Ticket Touts, Microsoft, China and Digital Nomads

* “Concert promoters have joined performing artists’ managers in their battle to get secondary ticketing companies to pay a levy from the profits they make on live shows”, says an article on FT.com. In essence this means that they want the likes of eBay to pay a percentage of any profits from tickets sold online. Part of me says this is an important way to start to eat into the “problem” of ticket touts buying up normal price tickets before the real fans can get there, and then selling them on at several times the price. Another part of me thinks we can’t mess with market forces. If I sold a car to a man for a price I’d set, and then found out that he’d later sold it on for more money I couldn’t demand a share of his profits too, could I?

* I’ve been keeping half an eye on the swelling giant of a market that exists in China. There’s so much potential for any entrepreneurs who are willing to take a punt on providing for the burgeoning middle classes in this exciting country. I can’t say I’m much of an expert on consumer goods, but if you can leap the cultural hurdle (if you’ll excuse the metaphor) and find a product or service that captures the imagination of the Chinese nouveau riche there’s plenty of exciting opportunities ahead. I for one would love to spend time out there. It’s a vast, intriguing country that is just asking to be explored. My friend Rob has been out there for the past year and I always enjoy checking out his photos.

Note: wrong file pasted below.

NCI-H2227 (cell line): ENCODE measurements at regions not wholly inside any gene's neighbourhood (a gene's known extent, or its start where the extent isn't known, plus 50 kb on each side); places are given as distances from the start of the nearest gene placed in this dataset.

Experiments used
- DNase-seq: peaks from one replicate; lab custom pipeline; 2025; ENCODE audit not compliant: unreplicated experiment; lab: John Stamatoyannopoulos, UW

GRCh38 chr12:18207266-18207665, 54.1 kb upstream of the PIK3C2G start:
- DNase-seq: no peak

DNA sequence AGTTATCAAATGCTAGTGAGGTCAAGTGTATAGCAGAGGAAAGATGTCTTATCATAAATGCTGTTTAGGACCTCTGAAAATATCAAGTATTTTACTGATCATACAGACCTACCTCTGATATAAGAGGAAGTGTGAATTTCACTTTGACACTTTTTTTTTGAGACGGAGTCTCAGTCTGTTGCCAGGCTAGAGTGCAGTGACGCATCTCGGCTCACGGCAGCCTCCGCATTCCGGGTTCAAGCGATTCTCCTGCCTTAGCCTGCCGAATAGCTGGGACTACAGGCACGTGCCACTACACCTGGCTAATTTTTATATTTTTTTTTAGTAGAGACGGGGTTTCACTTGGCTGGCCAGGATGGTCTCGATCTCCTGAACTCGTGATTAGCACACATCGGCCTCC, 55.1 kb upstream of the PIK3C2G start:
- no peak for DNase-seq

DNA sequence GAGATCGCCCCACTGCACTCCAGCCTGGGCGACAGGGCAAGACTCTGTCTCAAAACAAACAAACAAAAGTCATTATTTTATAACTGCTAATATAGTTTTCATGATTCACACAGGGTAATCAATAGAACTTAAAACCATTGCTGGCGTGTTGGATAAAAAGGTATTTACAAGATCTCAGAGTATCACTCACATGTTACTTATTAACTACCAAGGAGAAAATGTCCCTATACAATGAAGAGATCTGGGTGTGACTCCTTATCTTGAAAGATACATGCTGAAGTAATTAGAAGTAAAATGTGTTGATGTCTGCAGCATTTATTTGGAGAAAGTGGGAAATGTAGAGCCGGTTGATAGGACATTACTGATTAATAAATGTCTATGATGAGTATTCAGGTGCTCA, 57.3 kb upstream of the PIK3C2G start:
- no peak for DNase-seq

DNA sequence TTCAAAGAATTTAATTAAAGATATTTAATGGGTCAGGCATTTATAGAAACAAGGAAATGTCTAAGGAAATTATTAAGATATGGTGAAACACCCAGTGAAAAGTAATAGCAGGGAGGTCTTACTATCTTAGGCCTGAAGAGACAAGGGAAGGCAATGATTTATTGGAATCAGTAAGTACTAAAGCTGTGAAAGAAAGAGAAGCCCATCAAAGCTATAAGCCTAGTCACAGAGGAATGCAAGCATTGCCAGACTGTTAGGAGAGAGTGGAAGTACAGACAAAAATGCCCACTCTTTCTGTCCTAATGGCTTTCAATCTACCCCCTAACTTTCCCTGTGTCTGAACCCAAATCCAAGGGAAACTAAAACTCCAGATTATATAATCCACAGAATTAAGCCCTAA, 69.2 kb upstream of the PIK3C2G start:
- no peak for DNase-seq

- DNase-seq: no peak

* You may remember that I wrote about working from my new local cafe recently. Well, a few days ago Microsoft’s Steve Clayton blogged about the very same thing. He links to some great articles on the subject of “Digital Nomads” (hey, I’m a Digital Nomad. I like the sound of that!). Definitely worth a read if you’re the type who does (or could) work from anywhere.

* I mention Steve Clayton because I’ve really enjoyed reading his blogs of late, and he has really “humanised” the Microsoft behemoth for me. They are often seen as the faceless, corporate flipside to Steve Jobs’ “hip and groovy” Apple. But through reading Steve’s blogs I’ve got a sense of the passion with which Microsoft go about their creativity and innovation. I was lucky enough to meet one of his colleagues, Steve Beswick, recently when I sat on the panel of a Dragon’s Den style event for Make Your Mark‘s “Ideas Igloo”. A really cool event, supported by Microsoft, which aimed to identify and encourage young entrepreneurs and innovators. I really enjoyed the event and it reassured me to see that this bunch of young students had some amazing ideas and tons of energy.

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